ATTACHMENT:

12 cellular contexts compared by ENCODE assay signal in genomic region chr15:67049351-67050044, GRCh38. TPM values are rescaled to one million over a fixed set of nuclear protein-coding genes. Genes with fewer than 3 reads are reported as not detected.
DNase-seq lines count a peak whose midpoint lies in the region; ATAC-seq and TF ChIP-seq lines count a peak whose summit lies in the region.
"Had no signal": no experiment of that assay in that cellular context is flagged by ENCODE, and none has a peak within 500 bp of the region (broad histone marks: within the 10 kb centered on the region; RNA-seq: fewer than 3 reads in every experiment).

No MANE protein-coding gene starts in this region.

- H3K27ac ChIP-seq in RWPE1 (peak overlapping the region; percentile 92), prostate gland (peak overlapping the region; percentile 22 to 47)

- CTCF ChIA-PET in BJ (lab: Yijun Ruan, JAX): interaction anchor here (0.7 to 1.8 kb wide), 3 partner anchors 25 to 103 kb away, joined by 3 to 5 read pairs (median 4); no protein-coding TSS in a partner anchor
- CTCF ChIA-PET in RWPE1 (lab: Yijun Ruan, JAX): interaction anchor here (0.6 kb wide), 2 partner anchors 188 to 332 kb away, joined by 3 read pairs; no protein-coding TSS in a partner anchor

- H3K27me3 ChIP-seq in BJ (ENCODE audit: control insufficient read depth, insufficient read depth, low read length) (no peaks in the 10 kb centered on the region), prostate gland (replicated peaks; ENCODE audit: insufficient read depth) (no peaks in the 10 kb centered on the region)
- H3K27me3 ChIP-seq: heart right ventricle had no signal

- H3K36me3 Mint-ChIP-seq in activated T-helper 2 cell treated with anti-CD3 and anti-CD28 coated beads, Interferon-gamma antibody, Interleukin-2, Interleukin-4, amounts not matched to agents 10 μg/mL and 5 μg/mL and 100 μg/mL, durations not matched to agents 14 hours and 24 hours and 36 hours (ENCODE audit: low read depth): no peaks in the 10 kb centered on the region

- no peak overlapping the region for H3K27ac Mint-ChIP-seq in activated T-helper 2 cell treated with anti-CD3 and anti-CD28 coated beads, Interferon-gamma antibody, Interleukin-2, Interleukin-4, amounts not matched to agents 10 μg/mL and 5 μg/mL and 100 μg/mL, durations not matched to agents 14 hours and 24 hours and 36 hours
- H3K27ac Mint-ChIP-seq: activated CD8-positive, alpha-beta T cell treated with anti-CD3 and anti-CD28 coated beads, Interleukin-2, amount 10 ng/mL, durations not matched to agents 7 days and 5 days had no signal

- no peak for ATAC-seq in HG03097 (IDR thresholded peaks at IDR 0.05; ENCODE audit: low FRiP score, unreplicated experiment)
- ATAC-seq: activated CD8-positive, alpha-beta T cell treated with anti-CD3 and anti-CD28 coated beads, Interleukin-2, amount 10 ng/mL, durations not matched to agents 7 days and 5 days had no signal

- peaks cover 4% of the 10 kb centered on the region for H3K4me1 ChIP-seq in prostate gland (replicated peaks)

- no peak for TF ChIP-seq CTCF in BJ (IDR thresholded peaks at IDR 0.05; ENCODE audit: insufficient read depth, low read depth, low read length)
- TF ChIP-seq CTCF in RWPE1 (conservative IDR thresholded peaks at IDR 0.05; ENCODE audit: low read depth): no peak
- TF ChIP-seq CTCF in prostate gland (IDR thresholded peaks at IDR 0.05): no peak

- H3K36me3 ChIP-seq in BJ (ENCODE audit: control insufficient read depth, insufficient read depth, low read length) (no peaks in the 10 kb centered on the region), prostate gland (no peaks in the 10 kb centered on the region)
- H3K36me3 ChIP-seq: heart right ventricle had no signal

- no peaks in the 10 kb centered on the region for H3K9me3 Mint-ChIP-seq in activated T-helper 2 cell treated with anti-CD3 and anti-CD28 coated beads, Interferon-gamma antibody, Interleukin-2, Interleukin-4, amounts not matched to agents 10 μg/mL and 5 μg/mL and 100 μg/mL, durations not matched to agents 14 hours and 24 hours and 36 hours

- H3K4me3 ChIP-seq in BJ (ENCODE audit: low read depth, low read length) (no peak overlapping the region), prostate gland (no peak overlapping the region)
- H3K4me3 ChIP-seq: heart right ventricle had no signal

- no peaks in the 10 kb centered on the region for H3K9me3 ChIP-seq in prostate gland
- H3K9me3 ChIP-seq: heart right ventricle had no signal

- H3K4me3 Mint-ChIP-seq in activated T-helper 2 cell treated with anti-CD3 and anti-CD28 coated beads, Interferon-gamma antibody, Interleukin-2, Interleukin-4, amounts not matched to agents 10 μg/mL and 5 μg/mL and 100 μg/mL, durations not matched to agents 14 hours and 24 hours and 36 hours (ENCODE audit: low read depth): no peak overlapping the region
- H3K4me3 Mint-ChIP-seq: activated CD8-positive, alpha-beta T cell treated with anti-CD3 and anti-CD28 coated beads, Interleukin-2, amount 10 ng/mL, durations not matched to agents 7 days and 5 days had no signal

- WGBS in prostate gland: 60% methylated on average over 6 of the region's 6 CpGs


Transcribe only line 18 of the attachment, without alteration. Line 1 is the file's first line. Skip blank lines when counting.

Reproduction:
- TF ChIP-seq CTCF in prostate gland (IDR thresholded peaks at IDR 0.05): no peak